Vivaldi: This feature-rich customisable browser is for power users
Vivaldi is a desktop browser that focuses extensively on customisation.
At a time when mobile phones are fast becoming the primary computing device for most people, internet browsers by Google, Apple and Microsoft are naturally shifting focus to smaller screens. From Firefox Quantum to Microsoft Edge, a variety of new browsers are being launched for mobile platforms.
This growing trend also means the desktop browser segment is somewhat ignored. Vivaldi, however, has been an exception. The browser, launched by founder of Opera Jon von Tetzchner, in April 2016, is based on Chromium — the open source project that underpins the Google Chrome.
It is available for Windows 7 and above, Linux and Mac OS 10.9 and above platforms. Since its launch, the browser has garnered close to a million active monthly users.
Vivaldi's USP is customisation. Users can change almost every aspect of the browser, whether it has to do with look and feel, adding quick notes, or defining customised keyboard shortcuts and mouse gestures.
We list out a few of Vivaldi's features that may appeal to power users:
Vivaldi's side panel is like an adjustable dashboard for bookmarks, downloads and notes. While the features are quite self explanatory, Vivaldi on Wednesday launched a new version that brings more options.
Version 1.13 brings a Window Panel, which is essentially a tabs-management dashboard. Users can also drag tabs to change the order, and pin tabs that always stay open. You can also mute multiple tabs as well.
"Users can choose where they want to position the tabs; they can navigate to them via their keyboard; group them and so on. The new Window Panel takes tab management to the next level," says Jon von Tetzchner, CEO at Vivaldi Technologies.
"The Window Panel is especially useful for those who work with a number of tabs. In addition to this, the list shows all tabs without compacting their size. It is easy to search and sort to find a particular tab,'' says developer Espen Sand who leads the work on the Window Panel.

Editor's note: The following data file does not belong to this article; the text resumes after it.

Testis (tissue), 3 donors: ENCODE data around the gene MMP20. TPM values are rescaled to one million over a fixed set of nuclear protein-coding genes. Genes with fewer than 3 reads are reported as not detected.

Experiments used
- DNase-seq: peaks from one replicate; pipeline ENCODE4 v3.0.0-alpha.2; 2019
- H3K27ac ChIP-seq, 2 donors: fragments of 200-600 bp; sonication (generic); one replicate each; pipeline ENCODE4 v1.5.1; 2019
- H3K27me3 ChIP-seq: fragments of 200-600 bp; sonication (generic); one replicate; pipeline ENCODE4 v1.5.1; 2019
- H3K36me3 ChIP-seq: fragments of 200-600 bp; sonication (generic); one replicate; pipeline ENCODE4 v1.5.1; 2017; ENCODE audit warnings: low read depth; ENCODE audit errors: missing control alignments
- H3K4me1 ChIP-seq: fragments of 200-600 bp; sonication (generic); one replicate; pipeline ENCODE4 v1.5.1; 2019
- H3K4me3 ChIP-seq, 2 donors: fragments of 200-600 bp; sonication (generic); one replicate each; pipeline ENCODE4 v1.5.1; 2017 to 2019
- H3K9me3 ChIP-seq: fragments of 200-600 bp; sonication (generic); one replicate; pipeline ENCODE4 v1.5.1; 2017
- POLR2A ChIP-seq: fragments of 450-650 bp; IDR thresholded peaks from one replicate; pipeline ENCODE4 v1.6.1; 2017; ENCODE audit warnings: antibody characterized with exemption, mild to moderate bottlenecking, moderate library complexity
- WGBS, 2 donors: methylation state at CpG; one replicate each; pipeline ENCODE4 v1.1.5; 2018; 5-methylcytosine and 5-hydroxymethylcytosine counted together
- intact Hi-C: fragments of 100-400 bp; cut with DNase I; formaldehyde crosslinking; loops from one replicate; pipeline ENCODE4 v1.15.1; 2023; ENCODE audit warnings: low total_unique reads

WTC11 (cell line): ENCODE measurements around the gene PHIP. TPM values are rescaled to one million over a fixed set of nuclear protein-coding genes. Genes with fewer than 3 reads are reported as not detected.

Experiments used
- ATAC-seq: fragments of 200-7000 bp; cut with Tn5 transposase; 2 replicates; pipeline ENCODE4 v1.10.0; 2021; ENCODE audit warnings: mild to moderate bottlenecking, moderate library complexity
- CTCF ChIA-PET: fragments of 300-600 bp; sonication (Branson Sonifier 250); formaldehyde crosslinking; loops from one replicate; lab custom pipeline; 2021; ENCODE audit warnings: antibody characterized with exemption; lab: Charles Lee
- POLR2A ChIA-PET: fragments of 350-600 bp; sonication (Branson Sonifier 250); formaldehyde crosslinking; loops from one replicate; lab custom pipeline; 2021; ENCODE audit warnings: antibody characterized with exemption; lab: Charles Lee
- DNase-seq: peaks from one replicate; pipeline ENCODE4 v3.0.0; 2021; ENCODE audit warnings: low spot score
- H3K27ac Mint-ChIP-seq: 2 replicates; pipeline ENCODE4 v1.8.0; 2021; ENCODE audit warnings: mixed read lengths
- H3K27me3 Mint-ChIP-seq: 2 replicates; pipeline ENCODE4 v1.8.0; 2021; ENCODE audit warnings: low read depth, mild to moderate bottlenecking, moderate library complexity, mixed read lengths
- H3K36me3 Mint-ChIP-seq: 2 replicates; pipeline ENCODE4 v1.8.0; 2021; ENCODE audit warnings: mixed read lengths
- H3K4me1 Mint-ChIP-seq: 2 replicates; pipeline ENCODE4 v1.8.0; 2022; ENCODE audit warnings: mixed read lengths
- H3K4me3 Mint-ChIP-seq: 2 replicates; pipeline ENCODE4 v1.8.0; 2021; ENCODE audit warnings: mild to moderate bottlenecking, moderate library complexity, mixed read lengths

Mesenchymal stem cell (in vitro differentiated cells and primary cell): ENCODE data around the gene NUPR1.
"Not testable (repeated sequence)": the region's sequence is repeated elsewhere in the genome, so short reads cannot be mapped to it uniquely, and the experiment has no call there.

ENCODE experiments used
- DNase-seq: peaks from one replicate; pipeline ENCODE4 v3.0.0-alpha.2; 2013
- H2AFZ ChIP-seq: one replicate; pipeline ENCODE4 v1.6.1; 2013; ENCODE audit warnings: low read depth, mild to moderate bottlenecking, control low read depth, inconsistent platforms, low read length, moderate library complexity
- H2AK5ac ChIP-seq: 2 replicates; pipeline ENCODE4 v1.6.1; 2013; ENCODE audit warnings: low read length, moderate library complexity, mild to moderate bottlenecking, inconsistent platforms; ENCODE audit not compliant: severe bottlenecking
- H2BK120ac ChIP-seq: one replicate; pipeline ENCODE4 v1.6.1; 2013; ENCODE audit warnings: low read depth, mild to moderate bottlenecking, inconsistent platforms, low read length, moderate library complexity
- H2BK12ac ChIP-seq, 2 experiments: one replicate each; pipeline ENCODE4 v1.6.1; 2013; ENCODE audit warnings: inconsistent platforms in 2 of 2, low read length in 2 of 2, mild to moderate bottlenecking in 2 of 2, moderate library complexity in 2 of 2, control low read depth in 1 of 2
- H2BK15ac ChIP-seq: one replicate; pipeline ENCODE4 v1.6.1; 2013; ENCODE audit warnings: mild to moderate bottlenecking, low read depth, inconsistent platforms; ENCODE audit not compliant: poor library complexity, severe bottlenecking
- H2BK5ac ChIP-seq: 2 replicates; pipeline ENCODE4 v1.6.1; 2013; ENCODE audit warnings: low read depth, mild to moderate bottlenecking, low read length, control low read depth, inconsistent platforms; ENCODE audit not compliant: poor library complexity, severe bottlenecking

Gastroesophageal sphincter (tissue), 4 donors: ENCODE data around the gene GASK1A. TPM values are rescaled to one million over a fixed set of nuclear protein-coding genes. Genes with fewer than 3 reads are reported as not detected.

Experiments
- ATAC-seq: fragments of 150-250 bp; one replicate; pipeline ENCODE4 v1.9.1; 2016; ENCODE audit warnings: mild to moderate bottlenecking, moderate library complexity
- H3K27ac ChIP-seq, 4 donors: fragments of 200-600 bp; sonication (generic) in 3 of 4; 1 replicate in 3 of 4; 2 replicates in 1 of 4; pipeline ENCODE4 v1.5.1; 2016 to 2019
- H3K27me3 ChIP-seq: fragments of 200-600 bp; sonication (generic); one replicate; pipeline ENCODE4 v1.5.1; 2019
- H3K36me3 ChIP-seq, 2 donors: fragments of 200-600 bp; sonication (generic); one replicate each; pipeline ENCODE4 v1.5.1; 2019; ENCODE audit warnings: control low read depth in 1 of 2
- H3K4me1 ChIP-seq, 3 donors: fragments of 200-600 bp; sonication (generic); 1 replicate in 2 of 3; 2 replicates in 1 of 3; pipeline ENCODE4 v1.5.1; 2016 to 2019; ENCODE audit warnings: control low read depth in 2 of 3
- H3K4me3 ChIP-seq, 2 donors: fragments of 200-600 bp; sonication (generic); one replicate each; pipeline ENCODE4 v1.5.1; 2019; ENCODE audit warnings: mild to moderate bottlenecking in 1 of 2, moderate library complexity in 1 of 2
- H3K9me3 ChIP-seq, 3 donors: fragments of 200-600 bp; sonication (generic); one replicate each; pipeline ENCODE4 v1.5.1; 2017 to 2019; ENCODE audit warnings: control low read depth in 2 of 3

The browser has also improved the download management as it now shows download speed in the download progress bar, ability to pause and resume downloads.
One of my favourite features of Vivaldi is in-app split screen-like feature. This essentially means you can open two tabs simultaneously. For instance, you can scroll through Google News on one side and your website on the other. This actually comes in handy if you're working on multiple copies or web-based projects.
Vivaldi lets you launch the pages from where you had left off. You can adjust your frequently used tabs in a folder for easier access. Though, some of these features are also available in Google Chrome.
By tapping F2 key, the browser shows up a universal search bar which you can use to access various native functions. You can also use the search bar to browse any website by entering the URL.
While customisation is the core of Vivaldi, the browser also comes with various features that are available on other browsers. For example, it also has a reading mode which focuses on the text while keeping distracting advertisements or videos at bay. The reading mode is also adjustable which means users can tweak the theme and contrast level according to their preferences. It has a toolbar for easier accessing and managing bookmarks and also features an adaptive interface colour.
Vivaldi has started working on a mobile version of the browser. The app will be initially available to Android users. In the near future, Vivaldi is going to bring a "sync" feature that will allow users to seamlessly switch between multiple devices without losing their content.